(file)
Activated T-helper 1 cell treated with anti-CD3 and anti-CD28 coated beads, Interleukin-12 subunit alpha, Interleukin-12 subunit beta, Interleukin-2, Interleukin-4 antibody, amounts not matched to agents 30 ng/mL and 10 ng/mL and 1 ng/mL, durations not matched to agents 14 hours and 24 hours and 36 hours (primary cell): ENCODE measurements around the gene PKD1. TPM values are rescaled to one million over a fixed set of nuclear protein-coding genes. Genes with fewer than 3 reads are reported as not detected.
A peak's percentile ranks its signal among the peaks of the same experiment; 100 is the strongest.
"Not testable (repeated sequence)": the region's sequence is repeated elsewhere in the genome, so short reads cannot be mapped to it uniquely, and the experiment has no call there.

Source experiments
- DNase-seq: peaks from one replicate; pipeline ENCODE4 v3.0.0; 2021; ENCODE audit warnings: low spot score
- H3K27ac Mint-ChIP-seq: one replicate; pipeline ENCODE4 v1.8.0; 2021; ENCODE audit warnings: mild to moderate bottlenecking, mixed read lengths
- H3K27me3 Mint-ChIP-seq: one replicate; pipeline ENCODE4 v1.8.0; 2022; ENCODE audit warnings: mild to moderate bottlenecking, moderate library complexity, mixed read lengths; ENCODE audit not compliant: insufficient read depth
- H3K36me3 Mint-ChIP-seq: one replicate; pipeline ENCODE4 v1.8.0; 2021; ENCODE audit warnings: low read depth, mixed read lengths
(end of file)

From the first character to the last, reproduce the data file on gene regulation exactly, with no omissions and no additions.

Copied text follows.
Activated T-helper 1 cell treated with anti-CD3 and anti-CD28 coated beads, Interleukin-12 subunit alpha, Interleukin-12 subunit beta, Interleukin-2, Interleukin-4 antibody, amounts not matched to agents 30 ng/mL and 10 ng/mL and 1 ng/mL, durations not matched to agents 14 hours and 24 hours and 36 hours (primary cell): ENCODE measurements around the gene PKD1. TPM values are rescaled to one million over a fixed set of nuclear protein-coding genes. Genes with fewer than 3 reads are reported as not detected.
A peak's percentile ranks its signal among the peaks of the same experiment; 100 is the strongest.
"Not testable (repeated sequence)": the region's sequence is repeated elsewhere in the genome, so short reads cannot be mapped to it uniquely, and the experiment has no call there.

Source experiments
- DNase-seq: peaks from one replicate; pipeline ENCODE4 v3.0.0; 2021; ENCODE audit warnings: low spot score
- H3K27ac Mint-ChIP-seq: one replicate; pipeline ENCODE4 v1.8.0; 2021; ENCODE audit warnings: mild to moderate bottlenecking, mixed read lengths
- H3K27me3 Mint-ChIP-seq: one replicate; pipeline ENCODE4 v1.8.0; 2022; ENCODE audit warnings: mild to moderate bottlenecking, moderate library complexity, mixed read lengths; ENCODE audit not compliant: insufficient read depth
- H3K36me3 Mint-ChIP-seq: one replicate; pipeline ENCODE4 v1.8.0; 2021; ENCODE audit warnings: low read depth, mixed read lengths